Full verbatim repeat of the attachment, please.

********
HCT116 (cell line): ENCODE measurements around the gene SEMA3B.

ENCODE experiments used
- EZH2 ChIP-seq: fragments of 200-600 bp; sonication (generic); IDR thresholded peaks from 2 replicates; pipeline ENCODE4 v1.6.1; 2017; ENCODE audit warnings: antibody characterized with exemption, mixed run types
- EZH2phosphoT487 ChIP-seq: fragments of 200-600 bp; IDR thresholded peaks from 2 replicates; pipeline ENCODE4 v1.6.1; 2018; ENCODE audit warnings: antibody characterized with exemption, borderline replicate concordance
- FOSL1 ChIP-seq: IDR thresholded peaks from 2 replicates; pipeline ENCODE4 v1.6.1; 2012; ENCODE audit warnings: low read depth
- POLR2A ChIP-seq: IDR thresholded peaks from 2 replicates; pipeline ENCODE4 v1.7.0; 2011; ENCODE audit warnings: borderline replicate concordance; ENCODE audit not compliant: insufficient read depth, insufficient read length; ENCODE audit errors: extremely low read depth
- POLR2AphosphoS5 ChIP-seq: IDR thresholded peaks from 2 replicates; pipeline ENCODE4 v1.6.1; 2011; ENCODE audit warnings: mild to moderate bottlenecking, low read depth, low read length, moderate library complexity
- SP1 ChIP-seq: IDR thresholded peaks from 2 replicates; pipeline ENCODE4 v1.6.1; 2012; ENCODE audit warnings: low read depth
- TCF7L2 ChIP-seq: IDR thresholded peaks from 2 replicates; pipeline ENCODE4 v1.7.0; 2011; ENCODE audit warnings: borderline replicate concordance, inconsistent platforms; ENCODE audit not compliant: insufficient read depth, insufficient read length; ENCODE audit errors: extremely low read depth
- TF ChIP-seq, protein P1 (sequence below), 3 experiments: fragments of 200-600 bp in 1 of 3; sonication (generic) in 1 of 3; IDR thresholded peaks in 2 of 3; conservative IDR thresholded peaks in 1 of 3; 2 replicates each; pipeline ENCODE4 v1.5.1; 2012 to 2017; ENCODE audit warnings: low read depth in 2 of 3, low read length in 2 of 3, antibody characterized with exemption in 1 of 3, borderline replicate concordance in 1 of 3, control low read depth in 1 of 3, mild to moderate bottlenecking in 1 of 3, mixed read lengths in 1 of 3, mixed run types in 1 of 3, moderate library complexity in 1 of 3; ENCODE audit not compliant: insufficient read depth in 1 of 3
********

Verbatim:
HCT116 (cell line): ENCODE measurements around the gene SEMA3B.

ENCODE experiments used
- EZH2 ChIP-seq: fragments of 200-600 bp; sonication (generic); IDR thresholded peaks from 2 replicates; pipeline ENCODE4 v1.6.1; 2017; ENCODE audit warnings: antibody characterized with exemption, mixed run types
- EZH2phosphoT487 ChIP-seq: fragments of 200-600 bp; IDR thresholded peaks from 2 replicates; pipeline ENCODE4 v1.6.1; 2018; ENCODE audit warnings: antibody characterized with exemption, borderline replicate concordance
- FOSL1 ChIP-seq: IDR thresholded peaks from 2 replicates; pipeline ENCODE4 v1.6.1; 2012; ENCODE audit warnings: low read depth
- POLR2A ChIP-seq: IDR thresholded peaks from 2 replicates; pipeline ENCODE4 v1.7.0; 2011; ENCODE audit warnings: borderline replicate concordance; ENCODE audit not compliant: insufficient read depth, insufficient read length; ENCODE audit errors: extremely low read depth
- POLR2AphosphoS5 ChIP-seq: IDR thresholded peaks from 2 replicates; pipeline ENCODE4 v1.6.1; 2011; ENCODE audit warnings: mild to moderate bottlenecking, low read depth, low read length, moderate library complexity
- SP1 ChIP-seq: IDR thresholded peaks from 2 replicates; pipeline ENCODE4 v1.6.1; 2012; ENCODE audit warnings: low read depth
- TCF7L2 ChIP-seq: IDR thresholded peaks from 2 replicates; pipeline ENCODE4 v1.7.0; 2011; ENCODE audit warnings: borderline replicate concordance, inconsistent platforms; ENCODE audit not compliant: insufficient read depth, insufficient read length; ENCODE audit errors: extremely low read depth
- TF ChIP-seq, protein P1 (sequence below), 3 experiments: fragments of 200-600 bp in 1 of 3; sonication (generic) in 1 of 3; IDR thresholded peaks in 2 of 3; conservative IDR thresholded peaks in 1 of 3; 2 replicates each; pipeline ENCODE4 v1.5.1; 2012 to 2017; ENCODE audit warnings: low read depth in 2 of 3, low read length in 2 of 3, antibody characterized with exemption in 1 of 3, borderline replicate concordance in 1 of 3, control low read depth in 1 of 3, mild to moderate bottlenecking in 1 of 3, mixed read lengths in 1 of 3, mixed run types in 1 of 3, moderate library complexity in 1 of 3; ENCODE audit not compliant: insufficient read depth in 1 of 3